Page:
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Meeting report published in Journal of Pain Research explores dental pain management and opioid prescribing during and beyond COVID-19 Pandemic

Lucy Price on May 27, 2021 at 9:48 pm

The COVID-19 pandemic has gripped the world for over a year, and in many areas the battle is not yet won and there may be difficult times ahead. However, in the midst of the pandemic, pre-existing health crises have continued to be problematic in healthcare. The opioid epidemic is still ever-present and could be set to worsen due to the psychological impact of social distancing measures. Opioid prescribing has become increasingly challenging in various fields, and dentistry is no exception.

A new meeting report published in the Journal of Pain Research explores the issues faced by dentists when it comes to pain management in the current climate. The virtual symposium titled ‘Pain Management for Dental Medicine in 2021: Opioids, Coronavirus and Beyond’ consists of two Keynote addresses and nine presentations and discussions and was held on 10th April 2021.

Topics covered include ‘Precision Medicine for Orofacial Pain Management’ presented by Dr Christian S Stohler exploring the future of individualized medicine in dental pain management and calls for ‘medical-dental integration’ in order for ‘precision medicine/big data medicine to bear fruit in the clinical practice of orofacial pain.’

‘The Controlled Substance Risk Assessment Program in Dentistry: Development, Barriers and Opportunities’ presented by Dr Ronald J Kulich reflects upon the progress made in reducing opioid prescribing rates in dentistry and the ‘clear recognition’ that non-opioid medications can be equally as effective as opioids in combating dental related pain. However, despite the progress made, Dr Kulich highlights the failure to undertake even brief controlled substance risk assessments in many dental practices and explores the possible reasons for this.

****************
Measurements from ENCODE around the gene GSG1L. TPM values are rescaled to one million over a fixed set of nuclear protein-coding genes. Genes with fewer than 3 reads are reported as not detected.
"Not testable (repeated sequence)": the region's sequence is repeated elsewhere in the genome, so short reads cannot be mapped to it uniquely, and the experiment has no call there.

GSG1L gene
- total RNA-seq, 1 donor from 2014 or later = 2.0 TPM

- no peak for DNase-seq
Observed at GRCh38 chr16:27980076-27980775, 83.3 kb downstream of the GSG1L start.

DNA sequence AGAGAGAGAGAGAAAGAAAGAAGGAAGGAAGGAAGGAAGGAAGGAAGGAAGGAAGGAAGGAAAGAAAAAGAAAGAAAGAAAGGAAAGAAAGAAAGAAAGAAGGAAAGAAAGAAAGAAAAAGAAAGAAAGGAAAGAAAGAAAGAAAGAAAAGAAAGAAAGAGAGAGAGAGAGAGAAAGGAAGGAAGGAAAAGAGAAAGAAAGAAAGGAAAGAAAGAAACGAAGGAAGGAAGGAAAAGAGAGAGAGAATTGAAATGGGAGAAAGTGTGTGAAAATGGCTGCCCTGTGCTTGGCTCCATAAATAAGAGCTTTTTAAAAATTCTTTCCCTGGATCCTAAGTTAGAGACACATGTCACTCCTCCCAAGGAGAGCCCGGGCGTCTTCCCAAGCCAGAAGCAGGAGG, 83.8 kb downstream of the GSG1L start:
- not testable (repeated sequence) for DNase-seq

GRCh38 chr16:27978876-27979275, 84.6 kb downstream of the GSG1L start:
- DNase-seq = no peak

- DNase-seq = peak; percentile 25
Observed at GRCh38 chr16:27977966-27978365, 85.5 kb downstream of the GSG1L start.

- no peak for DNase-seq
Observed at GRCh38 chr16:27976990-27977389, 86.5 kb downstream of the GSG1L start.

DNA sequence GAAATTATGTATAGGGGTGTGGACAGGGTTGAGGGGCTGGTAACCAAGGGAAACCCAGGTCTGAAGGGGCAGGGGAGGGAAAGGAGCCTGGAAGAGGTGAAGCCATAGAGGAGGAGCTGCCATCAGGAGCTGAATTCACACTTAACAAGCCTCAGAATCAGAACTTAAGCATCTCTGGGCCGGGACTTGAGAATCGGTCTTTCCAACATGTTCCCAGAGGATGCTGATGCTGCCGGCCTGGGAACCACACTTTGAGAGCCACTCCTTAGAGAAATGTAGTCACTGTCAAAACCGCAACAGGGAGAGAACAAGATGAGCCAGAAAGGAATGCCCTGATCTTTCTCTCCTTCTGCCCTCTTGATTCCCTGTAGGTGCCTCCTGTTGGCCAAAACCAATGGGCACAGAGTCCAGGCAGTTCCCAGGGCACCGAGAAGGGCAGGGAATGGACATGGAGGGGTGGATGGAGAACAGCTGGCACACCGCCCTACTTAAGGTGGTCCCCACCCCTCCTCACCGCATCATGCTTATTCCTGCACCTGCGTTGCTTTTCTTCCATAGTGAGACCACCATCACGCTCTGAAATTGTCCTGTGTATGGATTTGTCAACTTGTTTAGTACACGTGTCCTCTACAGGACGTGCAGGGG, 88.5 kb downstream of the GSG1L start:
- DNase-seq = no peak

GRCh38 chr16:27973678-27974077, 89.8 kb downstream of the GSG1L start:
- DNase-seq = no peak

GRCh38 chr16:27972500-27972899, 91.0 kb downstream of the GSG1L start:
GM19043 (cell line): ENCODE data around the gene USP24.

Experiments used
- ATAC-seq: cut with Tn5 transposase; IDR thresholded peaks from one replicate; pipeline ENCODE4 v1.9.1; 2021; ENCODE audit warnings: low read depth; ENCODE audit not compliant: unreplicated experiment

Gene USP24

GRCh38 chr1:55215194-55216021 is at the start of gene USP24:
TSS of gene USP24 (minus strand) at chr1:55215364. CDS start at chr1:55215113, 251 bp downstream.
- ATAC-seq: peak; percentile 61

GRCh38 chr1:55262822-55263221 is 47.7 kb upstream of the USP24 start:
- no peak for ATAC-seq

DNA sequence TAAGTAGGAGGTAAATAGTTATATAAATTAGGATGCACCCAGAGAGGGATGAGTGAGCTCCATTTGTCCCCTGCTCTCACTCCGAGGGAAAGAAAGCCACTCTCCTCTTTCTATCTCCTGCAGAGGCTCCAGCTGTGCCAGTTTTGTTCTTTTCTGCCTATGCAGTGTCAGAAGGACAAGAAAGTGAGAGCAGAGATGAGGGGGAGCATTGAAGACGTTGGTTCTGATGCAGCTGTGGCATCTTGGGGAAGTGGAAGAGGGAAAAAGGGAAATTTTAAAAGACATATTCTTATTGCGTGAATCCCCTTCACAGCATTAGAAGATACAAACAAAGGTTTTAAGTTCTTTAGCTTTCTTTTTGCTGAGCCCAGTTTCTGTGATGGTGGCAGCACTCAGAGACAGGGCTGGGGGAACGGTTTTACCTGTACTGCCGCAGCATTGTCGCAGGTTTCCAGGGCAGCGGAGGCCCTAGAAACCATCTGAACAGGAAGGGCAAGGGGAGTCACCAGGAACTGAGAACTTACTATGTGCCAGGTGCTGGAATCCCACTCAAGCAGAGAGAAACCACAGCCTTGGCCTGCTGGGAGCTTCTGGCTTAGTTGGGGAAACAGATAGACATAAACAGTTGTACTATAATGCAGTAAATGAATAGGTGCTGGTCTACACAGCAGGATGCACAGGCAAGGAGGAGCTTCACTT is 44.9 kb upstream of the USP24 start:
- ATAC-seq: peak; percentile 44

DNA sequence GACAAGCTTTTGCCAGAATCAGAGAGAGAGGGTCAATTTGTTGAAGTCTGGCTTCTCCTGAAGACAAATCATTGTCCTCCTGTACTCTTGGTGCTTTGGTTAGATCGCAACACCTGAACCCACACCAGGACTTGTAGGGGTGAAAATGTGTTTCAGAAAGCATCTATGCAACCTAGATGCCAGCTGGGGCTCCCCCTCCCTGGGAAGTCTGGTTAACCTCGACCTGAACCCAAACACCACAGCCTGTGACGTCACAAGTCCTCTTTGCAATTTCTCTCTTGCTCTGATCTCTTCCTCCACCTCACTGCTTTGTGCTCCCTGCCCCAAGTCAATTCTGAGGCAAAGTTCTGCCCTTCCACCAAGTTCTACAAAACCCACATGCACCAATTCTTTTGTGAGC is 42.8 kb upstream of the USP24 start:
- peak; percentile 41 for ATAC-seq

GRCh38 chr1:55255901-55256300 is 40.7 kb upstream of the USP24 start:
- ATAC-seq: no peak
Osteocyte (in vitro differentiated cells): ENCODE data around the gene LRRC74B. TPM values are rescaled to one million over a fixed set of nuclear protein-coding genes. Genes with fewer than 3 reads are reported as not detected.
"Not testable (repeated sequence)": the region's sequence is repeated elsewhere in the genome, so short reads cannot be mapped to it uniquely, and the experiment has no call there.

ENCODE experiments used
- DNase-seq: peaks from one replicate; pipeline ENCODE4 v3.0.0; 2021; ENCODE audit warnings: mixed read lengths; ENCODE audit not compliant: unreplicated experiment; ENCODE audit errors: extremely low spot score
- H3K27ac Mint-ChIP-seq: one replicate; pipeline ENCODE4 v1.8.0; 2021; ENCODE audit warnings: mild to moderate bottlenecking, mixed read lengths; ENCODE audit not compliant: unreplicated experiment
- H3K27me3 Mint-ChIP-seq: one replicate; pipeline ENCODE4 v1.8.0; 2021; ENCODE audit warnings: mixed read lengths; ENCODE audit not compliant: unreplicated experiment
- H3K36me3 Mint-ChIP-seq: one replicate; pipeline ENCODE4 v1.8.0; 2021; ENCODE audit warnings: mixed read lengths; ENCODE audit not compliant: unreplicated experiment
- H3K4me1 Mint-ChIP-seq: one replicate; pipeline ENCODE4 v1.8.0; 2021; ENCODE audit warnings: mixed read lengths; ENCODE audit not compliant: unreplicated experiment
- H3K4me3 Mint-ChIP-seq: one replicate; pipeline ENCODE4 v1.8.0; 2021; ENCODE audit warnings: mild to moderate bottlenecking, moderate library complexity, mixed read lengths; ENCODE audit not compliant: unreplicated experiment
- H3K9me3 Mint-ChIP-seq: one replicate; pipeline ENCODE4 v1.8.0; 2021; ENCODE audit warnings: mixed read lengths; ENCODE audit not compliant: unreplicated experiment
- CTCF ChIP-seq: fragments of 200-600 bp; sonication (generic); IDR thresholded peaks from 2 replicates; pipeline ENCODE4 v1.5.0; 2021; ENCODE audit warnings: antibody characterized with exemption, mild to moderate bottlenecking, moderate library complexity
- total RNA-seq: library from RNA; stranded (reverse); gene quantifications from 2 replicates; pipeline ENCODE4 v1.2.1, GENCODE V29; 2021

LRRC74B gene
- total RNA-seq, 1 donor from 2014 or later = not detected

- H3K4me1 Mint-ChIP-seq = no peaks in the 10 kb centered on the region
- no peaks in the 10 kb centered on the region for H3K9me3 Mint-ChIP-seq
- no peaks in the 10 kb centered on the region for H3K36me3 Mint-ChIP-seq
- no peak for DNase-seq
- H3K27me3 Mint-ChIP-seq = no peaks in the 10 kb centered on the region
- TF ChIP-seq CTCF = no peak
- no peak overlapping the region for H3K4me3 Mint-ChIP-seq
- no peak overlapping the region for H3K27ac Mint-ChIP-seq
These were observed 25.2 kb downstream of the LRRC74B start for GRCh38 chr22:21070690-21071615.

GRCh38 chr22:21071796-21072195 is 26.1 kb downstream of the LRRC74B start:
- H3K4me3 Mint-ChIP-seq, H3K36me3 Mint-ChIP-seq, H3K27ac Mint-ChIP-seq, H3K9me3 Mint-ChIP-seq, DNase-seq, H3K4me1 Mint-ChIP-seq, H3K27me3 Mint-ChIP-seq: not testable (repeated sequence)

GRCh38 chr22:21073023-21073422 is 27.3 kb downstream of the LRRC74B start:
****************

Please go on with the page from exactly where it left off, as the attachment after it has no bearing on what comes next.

In ‘Opioid Moderatism – Dental Implications’ Dr Michael Schatman, Editor-in-Chief of the Journal of Pain research, reflects upon the ‘opioid war’ that has gripped the American pain care community and emphasises the need for ‘opioid moderatism’ which he defines as the need for a ‘sane middle ground’ that doesn’t defer to previous patterns of overutilization or progression into a climate of opiophobia and oligoanalgesia. He calls for opioid prescription where they are ‘prescribed judiciously as a last treatment option with prescribers responsible for exercising thorough and consistent risk mitigation’.

‘Opioid Sparing in Children and Adolescents for the Dental Provider’ presented by Dr Cory M Resnick provides the ‘startling statistic’ that ‘future opioid abuse is increased by 33% after a single narcotic exposure during adolescence’ and this includes narcotic exposure from legitimate prescription sources. This highlights the need for improved patient and parental education alongside ‘responsible prescribing practices’. Dr Resnick goes on to discuss a recent prospective study carried out by his group that investigated the ‘true need’ for opioid pain management following third molar extraction.

Read the full meeting report and additional topics covered by visiting: Pain Management for Dental Medicine in 2021: Opioids, Coronavirus and Beyond full meeting report

Categories: General Pain management Dentistry Opioid prescribing

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